The routine of daily life is sometime taken for granted. Never again will I assume the usual to take place. I am Chief Petty Officer Eugene
A. Cahill, U.S. Navy Platoon Chief, Underwater Demolition Teams.
On the morning of March 28, 1968, my unit was engaged in parachute training. Our aircraft was flying 1500 feet, and 110 knots above
Salerno, Italy at 12 noon.
It was another routine training parachute jump, and I was looking forward to the end, because my unit was packing up and getting ready
for a return to the states, from a six-month deployment. I had written my wife and four children the night before and relayed the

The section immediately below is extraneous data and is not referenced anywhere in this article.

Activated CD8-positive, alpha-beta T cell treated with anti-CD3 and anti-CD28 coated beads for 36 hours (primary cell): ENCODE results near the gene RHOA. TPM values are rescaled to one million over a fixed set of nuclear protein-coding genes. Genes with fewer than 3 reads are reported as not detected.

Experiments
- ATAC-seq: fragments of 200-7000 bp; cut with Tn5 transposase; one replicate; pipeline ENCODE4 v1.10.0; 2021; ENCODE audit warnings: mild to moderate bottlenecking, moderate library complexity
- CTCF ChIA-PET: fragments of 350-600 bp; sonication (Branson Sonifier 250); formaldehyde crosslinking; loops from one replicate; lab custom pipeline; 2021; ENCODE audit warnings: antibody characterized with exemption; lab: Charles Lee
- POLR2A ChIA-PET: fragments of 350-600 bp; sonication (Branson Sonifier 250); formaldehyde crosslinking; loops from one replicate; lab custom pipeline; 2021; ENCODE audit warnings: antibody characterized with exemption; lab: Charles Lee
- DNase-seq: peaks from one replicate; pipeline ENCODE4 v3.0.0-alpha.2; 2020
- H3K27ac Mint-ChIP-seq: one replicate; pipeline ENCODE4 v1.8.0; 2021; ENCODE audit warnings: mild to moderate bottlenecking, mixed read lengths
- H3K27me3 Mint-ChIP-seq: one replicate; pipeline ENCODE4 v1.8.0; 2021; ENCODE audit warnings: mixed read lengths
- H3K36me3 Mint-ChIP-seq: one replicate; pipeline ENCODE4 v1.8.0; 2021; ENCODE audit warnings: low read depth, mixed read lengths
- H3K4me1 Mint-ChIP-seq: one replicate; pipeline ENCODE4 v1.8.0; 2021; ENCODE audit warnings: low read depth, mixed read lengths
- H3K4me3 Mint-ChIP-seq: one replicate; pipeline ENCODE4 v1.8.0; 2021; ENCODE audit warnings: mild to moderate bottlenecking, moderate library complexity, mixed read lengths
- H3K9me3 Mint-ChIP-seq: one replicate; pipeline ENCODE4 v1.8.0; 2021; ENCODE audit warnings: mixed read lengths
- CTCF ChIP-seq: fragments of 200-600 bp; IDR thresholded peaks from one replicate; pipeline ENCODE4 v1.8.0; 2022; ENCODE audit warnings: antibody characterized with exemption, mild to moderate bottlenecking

news and anticipated arrival date. I was the Jumpmaster for the first group of jumpers, and I was breaking in a Lieutenant Junior Grade as Jumpmaster for another group of jumpers. I gave the prejump briefing; covering all the safety precautions and emergency procedures in case
one of the jumpers had trouble. Just prior to exiting the aircraft, I asked the LTJG if he had his knife, (a required piece of equipment for all UDT jumpers). His reply was, “I forgot to bring it.” Before leaving the aircraft I said “Here take mine, I won’t need it.”
The several minutes that followed, passed like several hours. I was the first jumper in a six-man stick. Immediately after jumping, five
other men hit me on the way out. My parachute had deployed and was wrapped around the tail section of the plane. I was hanging by my neck